Labneh and generosity in the Middle East
- November 20, 2009 2:52 PM |
- By Amber Hildebrandt
Containers of olives at a souk in Aqaba, Jordan. They'll likely end up part of someone's mezze. (Amber Hildebrandt/CBC)
Though travel can focus on many things - history, natural wonders, relaxation - my trips inevitably are dominated by food. And happily so.
On a recent trip to Lebanon and Jordan, I did my usual culinary-style touring around the two countries - taking a cooking class, wandering in souks, browsing through grocery stores and gorging on local specialties.
Much like Spanish tapas, mezze involves ordering a selection of appetizers plus a main course meat dish for all to share. It's the perfect mode of eating for a foodie, and it kept me satiated with my daily fill of hummus.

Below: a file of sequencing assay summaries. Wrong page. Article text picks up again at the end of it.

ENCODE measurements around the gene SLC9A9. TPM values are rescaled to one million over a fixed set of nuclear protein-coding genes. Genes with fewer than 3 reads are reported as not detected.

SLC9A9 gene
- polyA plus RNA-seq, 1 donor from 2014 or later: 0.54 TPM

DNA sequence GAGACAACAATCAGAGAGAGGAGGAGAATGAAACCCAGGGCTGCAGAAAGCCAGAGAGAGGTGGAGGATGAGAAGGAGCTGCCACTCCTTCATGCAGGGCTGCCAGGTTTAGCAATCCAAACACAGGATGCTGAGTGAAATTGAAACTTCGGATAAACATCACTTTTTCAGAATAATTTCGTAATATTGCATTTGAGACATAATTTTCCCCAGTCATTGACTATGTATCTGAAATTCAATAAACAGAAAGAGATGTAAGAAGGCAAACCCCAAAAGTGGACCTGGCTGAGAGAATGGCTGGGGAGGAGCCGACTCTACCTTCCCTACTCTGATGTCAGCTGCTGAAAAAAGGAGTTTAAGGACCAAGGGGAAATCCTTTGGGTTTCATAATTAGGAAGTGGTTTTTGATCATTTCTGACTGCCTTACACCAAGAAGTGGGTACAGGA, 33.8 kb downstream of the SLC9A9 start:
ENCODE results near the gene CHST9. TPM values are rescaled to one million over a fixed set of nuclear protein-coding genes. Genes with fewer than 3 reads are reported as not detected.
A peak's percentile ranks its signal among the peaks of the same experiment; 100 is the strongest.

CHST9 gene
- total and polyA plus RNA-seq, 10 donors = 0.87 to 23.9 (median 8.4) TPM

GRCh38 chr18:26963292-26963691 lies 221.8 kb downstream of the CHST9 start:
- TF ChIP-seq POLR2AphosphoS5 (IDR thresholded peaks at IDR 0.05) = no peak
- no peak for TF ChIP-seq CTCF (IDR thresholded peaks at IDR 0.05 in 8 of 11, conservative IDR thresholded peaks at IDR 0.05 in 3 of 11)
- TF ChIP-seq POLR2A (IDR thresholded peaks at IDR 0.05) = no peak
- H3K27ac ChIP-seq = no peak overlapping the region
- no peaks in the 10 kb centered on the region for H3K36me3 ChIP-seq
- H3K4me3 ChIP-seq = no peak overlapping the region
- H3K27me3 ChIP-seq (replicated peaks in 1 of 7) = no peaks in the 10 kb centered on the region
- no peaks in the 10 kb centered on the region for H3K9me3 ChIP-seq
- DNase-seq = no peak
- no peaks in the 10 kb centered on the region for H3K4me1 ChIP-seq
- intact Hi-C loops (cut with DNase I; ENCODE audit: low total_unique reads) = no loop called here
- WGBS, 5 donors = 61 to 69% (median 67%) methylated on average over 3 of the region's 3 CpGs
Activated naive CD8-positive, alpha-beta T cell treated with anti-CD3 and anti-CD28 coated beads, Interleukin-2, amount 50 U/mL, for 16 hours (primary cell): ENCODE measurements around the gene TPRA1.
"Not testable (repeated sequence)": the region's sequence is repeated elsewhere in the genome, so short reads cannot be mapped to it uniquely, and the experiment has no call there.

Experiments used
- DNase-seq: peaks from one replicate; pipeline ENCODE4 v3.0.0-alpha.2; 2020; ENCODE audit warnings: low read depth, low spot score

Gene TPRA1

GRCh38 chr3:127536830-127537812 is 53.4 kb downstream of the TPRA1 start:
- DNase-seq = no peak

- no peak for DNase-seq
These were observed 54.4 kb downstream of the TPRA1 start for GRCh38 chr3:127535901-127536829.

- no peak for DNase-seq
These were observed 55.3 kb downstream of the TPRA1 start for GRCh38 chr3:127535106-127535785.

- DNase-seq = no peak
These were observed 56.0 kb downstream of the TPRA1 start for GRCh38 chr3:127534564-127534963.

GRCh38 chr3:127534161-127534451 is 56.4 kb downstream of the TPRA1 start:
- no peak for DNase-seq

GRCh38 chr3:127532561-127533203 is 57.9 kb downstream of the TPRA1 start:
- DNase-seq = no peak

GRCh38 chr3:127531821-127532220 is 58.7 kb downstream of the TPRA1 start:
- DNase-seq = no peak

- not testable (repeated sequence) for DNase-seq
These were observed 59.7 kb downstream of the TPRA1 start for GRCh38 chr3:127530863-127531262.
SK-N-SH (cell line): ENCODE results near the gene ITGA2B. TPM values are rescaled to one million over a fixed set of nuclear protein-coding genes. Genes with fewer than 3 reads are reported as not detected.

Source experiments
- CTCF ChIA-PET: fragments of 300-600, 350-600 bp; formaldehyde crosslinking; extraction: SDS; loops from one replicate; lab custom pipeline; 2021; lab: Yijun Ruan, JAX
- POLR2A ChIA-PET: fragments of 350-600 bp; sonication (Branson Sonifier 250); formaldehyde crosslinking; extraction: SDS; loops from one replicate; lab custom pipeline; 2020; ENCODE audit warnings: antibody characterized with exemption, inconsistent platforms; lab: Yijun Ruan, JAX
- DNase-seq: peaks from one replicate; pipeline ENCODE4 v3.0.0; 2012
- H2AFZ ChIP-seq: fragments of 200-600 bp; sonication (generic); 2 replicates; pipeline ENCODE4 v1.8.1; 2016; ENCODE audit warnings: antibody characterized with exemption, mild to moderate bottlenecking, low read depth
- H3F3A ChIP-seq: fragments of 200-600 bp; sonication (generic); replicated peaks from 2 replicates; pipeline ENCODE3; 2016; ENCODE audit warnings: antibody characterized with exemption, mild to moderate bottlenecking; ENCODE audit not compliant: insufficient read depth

But perhaps the most pleasant surprise of travelling in the Middle East was the sheer generosity I encountered. I received free food samples at nearly every turn:
- After asking a baker about buying two honey-soaked doughnut holes, he gave me half a bag full.
- When asking about restaurant specialties, a waiter in Aqaba, Jordan, brought me a free plate of moutabel.
- In response to a question about what "white coffee" was, a Beirut restaurant worker gave me a sample. (Turns out it's not coffee related at all, but orange-blossom flavoured hot water.)
Tell me about your favourite discoveries abroad.
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